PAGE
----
Little-Big Stories and Nikhil Anand’s Hydraulic City: Water & the Infrastructures of Citizenship in Mumbai

Sometimes we need to tell big stories with little stories or big stories with little stories. But first, let me give some context.

In the most challenging course I’ve ever taken, Urban Theory, my class was going to read Anand’s work before we ran out of time. Instead, I was left with an unopened text and most of the relevant knowledge I would need to decipher it from the course itself. I figured, why not give it a shot now while I still remember a lot of the lessons. So I did.

I told my girlfriend when I was about ¾ done with the book that I thought it would be better suited as a paper— that it seemed like Anand’s kept talking about the same niche examples of lack of pipes in “settlements” and how that related to Foucault’s idea of biopolitics, the overall inevitability of structural failure in neoliberalism, and the legacy of colonialism in the Global South. I realize I was wrong though. This book is perfect in its form and it was actually my own form which was imperfect while reading this piece. What I didn’t realize until the end was the idea I propose of the value of “little-big” stories. Stories that use little examples (pipes in a section of Mumbai) to really show the praxis of the theories we talk about in the classroom. As a student at a liberal arts PWI, how insanely privileged is it for me to not realize the bigness in this seemingly little story? Anand shows that big theory has big implications in what we view as little examples. 

Aren’t these the stories that we should be spatializing to the same degree as we do the work of Foucault? Instead of spending a big amount of time on theory and a little amount of time on praxis why can’t they be of an equal size? So I guess what I’m trying to say is in the intestine vastness of theory which takes of the majority of space in academia, an equally spatialized and large text from Anand and his observations on water and infrastructure in Mumbai should coincide. If I am going to complain about the repetition in Anand’s work then I should equally complain when reading the works of Foucault. For some reason, we are being taught to believe that some spaces deserve more room than others— a method that undoubtedly comes from the legacy of white supremacy in education.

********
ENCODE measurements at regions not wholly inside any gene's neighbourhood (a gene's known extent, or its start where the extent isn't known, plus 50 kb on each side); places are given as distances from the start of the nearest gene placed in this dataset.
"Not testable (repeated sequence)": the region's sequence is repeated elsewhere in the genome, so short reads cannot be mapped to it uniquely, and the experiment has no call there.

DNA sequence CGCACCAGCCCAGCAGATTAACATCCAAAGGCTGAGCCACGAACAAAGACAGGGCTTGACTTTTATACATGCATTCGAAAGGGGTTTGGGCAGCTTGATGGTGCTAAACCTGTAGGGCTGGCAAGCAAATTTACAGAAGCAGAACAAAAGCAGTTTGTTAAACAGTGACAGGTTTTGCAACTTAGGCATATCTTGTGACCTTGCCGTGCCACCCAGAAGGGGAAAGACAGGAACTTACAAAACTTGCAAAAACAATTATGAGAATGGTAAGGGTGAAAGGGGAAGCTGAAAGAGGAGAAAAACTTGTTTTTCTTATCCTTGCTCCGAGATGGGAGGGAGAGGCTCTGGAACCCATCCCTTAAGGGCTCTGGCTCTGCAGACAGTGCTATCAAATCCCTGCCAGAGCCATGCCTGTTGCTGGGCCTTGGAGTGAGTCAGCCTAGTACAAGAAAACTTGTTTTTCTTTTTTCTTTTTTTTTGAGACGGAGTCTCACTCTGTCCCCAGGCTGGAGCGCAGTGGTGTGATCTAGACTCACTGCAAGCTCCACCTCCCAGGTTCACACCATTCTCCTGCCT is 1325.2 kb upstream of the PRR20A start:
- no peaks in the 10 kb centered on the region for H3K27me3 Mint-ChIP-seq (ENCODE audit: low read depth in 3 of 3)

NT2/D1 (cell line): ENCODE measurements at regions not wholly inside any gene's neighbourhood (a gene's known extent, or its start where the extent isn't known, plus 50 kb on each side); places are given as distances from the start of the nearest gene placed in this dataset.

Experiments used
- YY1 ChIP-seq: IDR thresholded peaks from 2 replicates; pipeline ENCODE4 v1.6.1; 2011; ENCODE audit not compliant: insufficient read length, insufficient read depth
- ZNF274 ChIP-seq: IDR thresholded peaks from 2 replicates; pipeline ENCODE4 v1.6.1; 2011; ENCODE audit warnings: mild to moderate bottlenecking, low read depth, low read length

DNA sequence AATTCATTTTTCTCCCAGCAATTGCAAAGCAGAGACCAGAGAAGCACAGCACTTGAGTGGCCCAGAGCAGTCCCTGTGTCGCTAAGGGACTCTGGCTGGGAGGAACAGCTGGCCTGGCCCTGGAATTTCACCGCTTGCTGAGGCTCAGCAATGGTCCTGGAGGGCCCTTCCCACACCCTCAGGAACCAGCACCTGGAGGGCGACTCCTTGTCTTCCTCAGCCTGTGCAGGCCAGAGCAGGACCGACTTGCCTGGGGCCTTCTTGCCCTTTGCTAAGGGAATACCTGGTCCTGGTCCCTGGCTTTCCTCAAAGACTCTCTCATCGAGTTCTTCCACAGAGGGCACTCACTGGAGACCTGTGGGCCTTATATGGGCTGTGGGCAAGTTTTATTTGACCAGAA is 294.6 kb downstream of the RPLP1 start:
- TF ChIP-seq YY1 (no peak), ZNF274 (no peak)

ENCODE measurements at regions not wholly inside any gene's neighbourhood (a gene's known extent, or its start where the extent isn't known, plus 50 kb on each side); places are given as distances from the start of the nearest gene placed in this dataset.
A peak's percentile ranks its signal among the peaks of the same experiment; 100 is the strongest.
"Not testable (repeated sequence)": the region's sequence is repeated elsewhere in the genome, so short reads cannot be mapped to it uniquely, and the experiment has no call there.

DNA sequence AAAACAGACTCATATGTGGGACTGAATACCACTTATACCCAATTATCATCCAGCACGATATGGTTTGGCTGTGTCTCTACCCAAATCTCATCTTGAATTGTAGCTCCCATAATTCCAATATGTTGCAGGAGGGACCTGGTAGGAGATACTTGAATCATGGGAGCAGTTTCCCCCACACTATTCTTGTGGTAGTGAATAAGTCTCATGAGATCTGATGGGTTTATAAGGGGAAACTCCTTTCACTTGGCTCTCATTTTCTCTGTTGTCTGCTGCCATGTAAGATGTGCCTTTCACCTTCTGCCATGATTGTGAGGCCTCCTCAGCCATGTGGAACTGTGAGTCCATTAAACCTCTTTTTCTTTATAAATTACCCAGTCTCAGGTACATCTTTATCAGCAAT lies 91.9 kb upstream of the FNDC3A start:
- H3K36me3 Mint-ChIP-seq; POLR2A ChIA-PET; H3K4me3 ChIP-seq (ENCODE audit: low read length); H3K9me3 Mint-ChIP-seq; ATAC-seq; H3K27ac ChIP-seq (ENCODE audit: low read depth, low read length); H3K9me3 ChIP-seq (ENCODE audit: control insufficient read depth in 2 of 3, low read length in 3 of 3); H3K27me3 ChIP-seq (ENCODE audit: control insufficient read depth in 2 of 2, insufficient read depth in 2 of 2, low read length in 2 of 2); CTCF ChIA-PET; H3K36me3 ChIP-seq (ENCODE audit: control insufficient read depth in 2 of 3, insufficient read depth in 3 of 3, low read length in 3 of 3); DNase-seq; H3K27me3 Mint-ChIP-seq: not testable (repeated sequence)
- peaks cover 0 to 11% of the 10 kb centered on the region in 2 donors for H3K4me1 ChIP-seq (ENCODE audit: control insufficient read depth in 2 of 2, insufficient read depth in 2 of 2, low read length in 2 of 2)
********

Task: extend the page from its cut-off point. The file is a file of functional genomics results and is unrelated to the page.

Bring on the pipes. Bring on those niche examples of the theory we study so closely. Bring up the real world, yeah, the stuff that really matters. Bring up the things in your everyday working-class life that truly mean something to you. If we as academics don’t care for it, don’t pay attention to it, and don’t value it, then we are continuing academics legacy in white supremacist-bourgeois values. 

I’m not super interested in plumping, pipes, or Mumbai’s infrastructure but that doesn’t mean I shouldn’t pay attention. I read all theory even though I am a true Marxist-Leninist at heart. So I guess what this book gave me was two lessons. One on the subject itself— a real-life example of the theories we study. But two, (yes I’m an English major) this lesson on value in stories. Little-Big stories like Anand’s need to be valued, read, and studied. If we ignore these tales then our hours spent at lectures are for nothing. This is where the connection that so many students claim to lack between their teachings and their realities exists. Today it’s pipes in Mumbai, tomorrow it might be the road around the block where you live.

Pictured: book cover

Published by ellakotsen

student at Bryn Mawr College

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